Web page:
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The Economics of Heritage Development

Executive summary

Buffalo's Opportunity

The Idea of Heritage Development

Urban Design and Heritage Development

Exhibit of Historic Views

Heritage Development
- a Case Study

Group Discussion Sessions

A Summary of the Conversation

Content Analysis
(coming soon)


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The travel market is largely dominated by older Americans, mostly people over 55. High disposable income, higher degree of disposable time, and increasingly, specific interests. Very specific interest that are not theme park expenditures. Senior day at Kingís Dominion down near where I live in Virginia is not a big deal. Senior day at the museum or the waterfront site or the waterfront festival or the arts festival is a very big deal. Again, people choosing to vote with their dollars where theyíre going to spend time and money.

Households, aged between 55 and 64, in particular, spend nearly five percent of all their spending money on travel. Thatís a lot of bucks. Aging baby boomers have travel as a very high priority both in the time between now and the time we retire, and after we retire. Assuming we ever get to retire. And if we retire, travel is the single highest priority. Even higher than education, because continuing education is a big deal for all of us. We want to feel we are continuing to stay on the edge.

Travel is the highest priority for retired baby boomers looking ahead saying, what are you going to do with your time? What are you going to do with your money? ďIím going to travel.Ē Where are you going to go? ďShow me whatís out there.Ē So, the demographic horse is riding in the direction of an opportunity that is at your door.

Americans are also working longer than they did. According to a recent survey by the Department of Labor, we are now working 26 percent longer per week than we did 30 years ago. Twenty-eight hundred and four hours in 1969 per year versus 3,500 hours in 1997 and itís worse now. One fourth more were working longer hours, were working all the time. And a lot of itís masked as, ďwell, Iím working at home. Well, Iíll just check the e-mail,Ē or ďwell, maybe Iíll just call in, you know. I need to go in on Saturday to wrap up a couple things.Ē Weíre all working too much.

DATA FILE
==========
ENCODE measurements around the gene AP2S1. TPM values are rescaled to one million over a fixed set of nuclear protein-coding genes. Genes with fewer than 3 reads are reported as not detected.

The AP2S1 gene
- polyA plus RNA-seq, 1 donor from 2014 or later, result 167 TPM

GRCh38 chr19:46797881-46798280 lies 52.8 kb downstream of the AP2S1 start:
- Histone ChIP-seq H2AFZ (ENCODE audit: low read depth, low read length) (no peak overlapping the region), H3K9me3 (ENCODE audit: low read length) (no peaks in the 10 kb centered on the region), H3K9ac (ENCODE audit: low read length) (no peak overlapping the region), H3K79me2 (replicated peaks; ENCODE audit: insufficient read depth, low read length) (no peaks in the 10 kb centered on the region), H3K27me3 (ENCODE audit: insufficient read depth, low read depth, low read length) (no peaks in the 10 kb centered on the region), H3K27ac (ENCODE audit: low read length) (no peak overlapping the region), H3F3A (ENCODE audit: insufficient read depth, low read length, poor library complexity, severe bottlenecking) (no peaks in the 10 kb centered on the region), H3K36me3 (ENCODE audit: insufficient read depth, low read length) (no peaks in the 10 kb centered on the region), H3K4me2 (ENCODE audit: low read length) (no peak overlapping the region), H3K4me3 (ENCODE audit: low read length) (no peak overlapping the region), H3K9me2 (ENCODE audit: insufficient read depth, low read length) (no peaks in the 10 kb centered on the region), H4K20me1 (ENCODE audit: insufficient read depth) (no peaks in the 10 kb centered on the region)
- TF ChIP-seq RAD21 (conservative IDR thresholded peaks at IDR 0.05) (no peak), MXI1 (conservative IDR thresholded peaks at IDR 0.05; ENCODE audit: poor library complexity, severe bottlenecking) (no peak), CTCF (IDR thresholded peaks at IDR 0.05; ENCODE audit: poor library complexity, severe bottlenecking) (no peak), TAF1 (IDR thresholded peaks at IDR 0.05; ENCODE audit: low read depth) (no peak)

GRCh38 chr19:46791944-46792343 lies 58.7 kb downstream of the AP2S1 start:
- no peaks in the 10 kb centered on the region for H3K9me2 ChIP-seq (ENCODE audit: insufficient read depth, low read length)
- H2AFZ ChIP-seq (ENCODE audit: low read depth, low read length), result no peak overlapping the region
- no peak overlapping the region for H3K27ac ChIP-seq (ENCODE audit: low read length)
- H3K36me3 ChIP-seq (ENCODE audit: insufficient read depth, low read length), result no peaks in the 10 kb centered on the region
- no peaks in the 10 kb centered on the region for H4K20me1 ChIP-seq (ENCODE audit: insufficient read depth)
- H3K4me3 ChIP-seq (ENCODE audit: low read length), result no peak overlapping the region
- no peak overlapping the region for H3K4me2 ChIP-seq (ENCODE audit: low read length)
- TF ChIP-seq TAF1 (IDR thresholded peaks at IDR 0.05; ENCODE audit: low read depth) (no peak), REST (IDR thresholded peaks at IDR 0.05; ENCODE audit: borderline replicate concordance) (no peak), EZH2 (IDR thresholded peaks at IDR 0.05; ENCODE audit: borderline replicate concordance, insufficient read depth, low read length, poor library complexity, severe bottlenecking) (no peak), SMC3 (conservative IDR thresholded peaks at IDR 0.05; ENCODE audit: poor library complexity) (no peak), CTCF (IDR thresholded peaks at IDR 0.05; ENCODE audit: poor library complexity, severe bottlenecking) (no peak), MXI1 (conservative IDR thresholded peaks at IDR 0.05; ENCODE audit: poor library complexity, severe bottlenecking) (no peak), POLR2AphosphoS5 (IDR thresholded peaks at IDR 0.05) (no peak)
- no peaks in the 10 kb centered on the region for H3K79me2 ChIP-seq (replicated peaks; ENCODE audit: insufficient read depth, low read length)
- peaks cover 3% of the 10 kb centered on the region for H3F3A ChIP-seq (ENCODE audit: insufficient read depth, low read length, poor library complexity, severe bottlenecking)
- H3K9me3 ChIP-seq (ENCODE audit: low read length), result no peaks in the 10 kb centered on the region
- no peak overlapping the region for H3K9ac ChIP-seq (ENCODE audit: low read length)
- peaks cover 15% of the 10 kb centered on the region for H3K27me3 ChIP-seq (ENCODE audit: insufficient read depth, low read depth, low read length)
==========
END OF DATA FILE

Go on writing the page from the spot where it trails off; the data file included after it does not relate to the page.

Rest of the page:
Denizens of Boston's West End. - Homer Russell, Boston Redevelopment AuthorityNow, what that means is weíre desperate for down time. Weíre looking for a way to take the pressure off and that translates into shorter and more frequent trips. Thatís good for regional tourism. And you happen to sit in a fairly significant density of population within a three or four hour travel time. So, the opportunity is out there if your offerings are, I think, packaged a little differently.

Two-thirds of all trips ó remember the trips we talked about Ė two thirds of all trips in the United States are leisure or pleasure-based trips. Two-thirds. Sixty-six percent. Seventeen percent are business. We hear a lot about the value of the business traveler. And, itís true. The business traveler does spend more because, typically, somebody else is paying for it. And, itís driven by business. But thatís only 17 percent of all the trip numbers that we have in the country. Sixty-six percent is for leisure travel. Thatís a huge opportunity.

Only about four percent are combined business and leisure, although thatís a growing segment because we work too much. A lot of people who travel for their work are now taking their children or their spouses along and combining a business trip with a long weekend, combining a conference or business session with a short vacation. So, thatís a growing segment but itís still very small. And about thirteen percent of travel is for personal or other reasons. So, less time means shorter and more frequent trips, if people know what you have to offer.

Now, whatís the economic impact of the travel industry? Well, in 1999, the number of person trips in the United States ó remember thatís 50 miles or more for one person ó was over one billion and I do know the difference between a billion and a trillion. One billion person trips happened last year. Thatís a lot of zeroes. Thatís a lot of moving around this country. Thatís people moving all the time.

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